The FBI is treating the recent shooting at Naval Air Station Pensacola, Florida, as a terrorist attack, several media outlets reported on Sunday.

"We work with the presumption that this was an act of terrorism," USA Today quoted FBI Agent Rachel Rojas as saying at a news conference.

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WASHINGTON/SEOUL (Reuters) - U.S. President Donald Trump said on Sunday that North Korean leader Kim Jong Un risks losing "everything" if he resumes hostility and his country must denuclearize, after the North said it had carried out a "successful test of great significance."

"Kim Jong Un is too smart and has far too much to lose, everything actually, if he acts in a hostile way. He signed a strong Denuclearization Agreement with me in Singapore," Trump said on Twitter, referring to his first summit with Kim in Singapore in 2018.

"He does not want to void his special relationship with the President of the United States or interfere with the U.S. Presidential Election in November," he said.

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(U.S. Navy photo by Mass Communication Specialist 2nd Class Vaughan Dill/Released)

The three sailors whose lives were cut short by a gunman at Naval Air Station Pensacola, Florida, on Friday "showed exceptional heroism and bravery in the face of evil," said base commander Navy Capt. Tim Kinsella.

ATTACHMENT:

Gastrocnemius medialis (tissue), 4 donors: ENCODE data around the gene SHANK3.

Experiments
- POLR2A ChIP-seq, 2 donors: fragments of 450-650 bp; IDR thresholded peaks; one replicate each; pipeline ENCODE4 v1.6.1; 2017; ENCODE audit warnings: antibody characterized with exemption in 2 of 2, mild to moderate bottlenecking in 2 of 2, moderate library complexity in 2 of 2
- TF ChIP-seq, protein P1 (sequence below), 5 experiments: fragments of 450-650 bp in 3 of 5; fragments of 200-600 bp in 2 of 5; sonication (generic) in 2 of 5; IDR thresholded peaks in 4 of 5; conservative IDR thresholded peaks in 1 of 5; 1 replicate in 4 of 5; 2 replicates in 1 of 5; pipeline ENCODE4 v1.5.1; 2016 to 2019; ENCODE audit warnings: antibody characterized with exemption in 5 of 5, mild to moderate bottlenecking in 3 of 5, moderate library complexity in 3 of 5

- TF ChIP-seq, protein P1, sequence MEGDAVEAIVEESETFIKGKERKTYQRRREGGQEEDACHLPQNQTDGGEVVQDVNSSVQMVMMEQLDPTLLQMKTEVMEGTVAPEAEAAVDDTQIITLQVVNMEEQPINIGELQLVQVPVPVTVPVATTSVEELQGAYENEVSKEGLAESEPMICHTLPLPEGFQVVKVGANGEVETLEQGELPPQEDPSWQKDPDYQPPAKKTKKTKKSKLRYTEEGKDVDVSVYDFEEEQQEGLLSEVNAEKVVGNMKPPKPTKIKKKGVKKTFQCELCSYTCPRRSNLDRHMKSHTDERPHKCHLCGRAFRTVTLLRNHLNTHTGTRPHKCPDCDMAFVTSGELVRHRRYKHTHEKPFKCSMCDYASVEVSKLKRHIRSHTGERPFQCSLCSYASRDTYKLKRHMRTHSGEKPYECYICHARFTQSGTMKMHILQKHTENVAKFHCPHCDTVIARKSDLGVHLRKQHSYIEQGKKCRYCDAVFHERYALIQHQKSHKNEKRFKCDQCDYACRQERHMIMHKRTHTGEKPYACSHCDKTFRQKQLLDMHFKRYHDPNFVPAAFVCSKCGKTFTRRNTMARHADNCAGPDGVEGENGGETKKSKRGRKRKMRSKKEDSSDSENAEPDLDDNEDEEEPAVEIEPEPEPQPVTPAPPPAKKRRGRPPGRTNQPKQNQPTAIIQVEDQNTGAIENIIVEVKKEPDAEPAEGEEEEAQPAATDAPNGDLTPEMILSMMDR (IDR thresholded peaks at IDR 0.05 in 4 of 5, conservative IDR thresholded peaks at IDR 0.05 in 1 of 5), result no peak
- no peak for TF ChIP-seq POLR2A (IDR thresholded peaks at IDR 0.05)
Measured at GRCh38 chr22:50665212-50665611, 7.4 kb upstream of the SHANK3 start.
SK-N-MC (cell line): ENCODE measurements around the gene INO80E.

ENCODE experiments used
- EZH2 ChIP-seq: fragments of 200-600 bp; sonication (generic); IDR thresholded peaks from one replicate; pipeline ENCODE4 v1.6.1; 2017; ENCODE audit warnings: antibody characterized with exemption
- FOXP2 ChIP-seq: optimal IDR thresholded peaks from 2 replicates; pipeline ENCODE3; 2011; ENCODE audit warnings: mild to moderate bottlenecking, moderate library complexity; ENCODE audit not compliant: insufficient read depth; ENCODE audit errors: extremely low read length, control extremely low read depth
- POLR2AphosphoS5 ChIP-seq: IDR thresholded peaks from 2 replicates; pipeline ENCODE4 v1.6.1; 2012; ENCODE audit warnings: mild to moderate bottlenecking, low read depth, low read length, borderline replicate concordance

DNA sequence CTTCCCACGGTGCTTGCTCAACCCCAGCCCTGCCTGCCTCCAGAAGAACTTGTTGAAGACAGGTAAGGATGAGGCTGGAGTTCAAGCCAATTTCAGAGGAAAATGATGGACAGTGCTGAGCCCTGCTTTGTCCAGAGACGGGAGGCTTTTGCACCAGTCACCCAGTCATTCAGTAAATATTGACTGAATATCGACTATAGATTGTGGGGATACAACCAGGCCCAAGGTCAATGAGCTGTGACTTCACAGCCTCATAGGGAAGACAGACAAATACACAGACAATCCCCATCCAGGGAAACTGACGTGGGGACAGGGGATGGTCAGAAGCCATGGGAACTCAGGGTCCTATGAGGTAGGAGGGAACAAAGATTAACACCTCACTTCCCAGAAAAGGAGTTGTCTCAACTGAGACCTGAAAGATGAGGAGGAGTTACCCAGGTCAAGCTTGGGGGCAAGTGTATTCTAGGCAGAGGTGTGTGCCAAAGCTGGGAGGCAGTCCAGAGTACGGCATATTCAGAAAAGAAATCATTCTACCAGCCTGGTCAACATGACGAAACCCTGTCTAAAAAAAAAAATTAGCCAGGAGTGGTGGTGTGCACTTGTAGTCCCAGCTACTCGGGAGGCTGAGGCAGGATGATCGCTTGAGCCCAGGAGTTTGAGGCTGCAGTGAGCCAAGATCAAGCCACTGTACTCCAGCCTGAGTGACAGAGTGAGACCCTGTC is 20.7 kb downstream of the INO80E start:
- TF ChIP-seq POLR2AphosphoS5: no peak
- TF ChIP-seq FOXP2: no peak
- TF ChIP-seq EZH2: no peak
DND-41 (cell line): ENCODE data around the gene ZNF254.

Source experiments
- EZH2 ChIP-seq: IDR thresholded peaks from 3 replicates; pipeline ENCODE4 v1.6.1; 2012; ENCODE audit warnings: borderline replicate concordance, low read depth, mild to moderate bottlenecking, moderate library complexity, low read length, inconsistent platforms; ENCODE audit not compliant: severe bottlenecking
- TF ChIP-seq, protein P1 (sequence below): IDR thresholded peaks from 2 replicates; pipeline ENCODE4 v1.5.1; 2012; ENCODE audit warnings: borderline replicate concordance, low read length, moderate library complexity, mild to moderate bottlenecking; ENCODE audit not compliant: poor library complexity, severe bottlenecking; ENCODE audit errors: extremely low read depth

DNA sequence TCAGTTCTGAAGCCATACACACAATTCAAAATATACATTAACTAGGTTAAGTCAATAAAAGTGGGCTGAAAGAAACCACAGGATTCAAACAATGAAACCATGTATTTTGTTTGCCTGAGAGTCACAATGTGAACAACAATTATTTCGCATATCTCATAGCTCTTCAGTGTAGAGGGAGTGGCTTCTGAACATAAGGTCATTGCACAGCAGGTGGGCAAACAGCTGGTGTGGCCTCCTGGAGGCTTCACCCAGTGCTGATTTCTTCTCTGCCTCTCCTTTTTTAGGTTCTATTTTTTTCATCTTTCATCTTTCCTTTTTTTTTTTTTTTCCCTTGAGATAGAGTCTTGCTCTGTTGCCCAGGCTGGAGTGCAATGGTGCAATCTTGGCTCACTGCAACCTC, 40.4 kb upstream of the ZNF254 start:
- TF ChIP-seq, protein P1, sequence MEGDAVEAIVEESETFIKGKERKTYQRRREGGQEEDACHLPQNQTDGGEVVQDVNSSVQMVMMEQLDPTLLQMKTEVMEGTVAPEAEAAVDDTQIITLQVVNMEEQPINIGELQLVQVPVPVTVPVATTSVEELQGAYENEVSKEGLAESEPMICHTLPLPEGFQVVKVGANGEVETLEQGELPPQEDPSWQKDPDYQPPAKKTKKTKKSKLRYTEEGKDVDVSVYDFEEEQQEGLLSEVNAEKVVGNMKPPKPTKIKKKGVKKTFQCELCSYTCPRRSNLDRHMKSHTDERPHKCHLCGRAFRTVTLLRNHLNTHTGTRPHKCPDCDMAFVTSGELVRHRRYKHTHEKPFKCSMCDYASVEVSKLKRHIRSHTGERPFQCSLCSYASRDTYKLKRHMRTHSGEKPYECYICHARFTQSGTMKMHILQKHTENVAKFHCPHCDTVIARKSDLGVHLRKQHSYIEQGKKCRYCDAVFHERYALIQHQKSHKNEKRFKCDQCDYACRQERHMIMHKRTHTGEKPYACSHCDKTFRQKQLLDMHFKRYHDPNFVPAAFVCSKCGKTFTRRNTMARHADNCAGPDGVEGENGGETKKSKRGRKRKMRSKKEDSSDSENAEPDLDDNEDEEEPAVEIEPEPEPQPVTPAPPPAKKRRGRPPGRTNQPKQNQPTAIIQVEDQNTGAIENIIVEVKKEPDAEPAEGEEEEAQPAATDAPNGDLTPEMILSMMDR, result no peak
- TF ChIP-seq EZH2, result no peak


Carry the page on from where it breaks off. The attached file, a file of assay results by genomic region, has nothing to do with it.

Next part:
Ensign Joshua Kaleb Watson, Airman Mohammed Sameh Haitham, and Airman Apprentice Cameron Scott Walters were killed in the shooting, the Navy has announced.

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The Pentagon has a credibility problem that is the result of the White House's scorched earth policy against any criticism. As a result, all statements from senior leaders are suspect.

We're beyond the point of defense officials being unable to say for certain whether a dog is a good boy or girl. Now we're at the point where the Pentagon has spent three days trying to knock down a Wall Street Journal story about possible deployments to the Middle East, and they've failed to persuade either the press or Congress.

The Wall Street Journal reported on Wednesday that the United States was considering deploying up to 14,000 troops to the Middle East to thwart any potential Iranian attacks. The story made clear that President Trump could ultimately decide to send a smaller number of service members, but defense officials have become fixated on the number 14,000 as if it were the only option on the table.

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This article originally appeared on Business Insider.

SIMI VALLEY, Calif. – Gen. David Berger, the US Marine Corps commandant, suggested the concerns surrounding a service members' use of questionable Chinese-owned apps like TikTok should be directed against the military's leadership, rather than the individual troops.

Speaking at the Reagan National Defense Forum in Simi Valley, California, on Saturday morning, Berger said the younger generation of troops had a "clearer view" of the technology "than most people give them credit for."

"That said, I'd give us a 'C-minus' or a 'D' in educating the force on the threat of even technology," Berger said. "Because they view it as two pieces of gear, 'I don't see what the big deal is.'"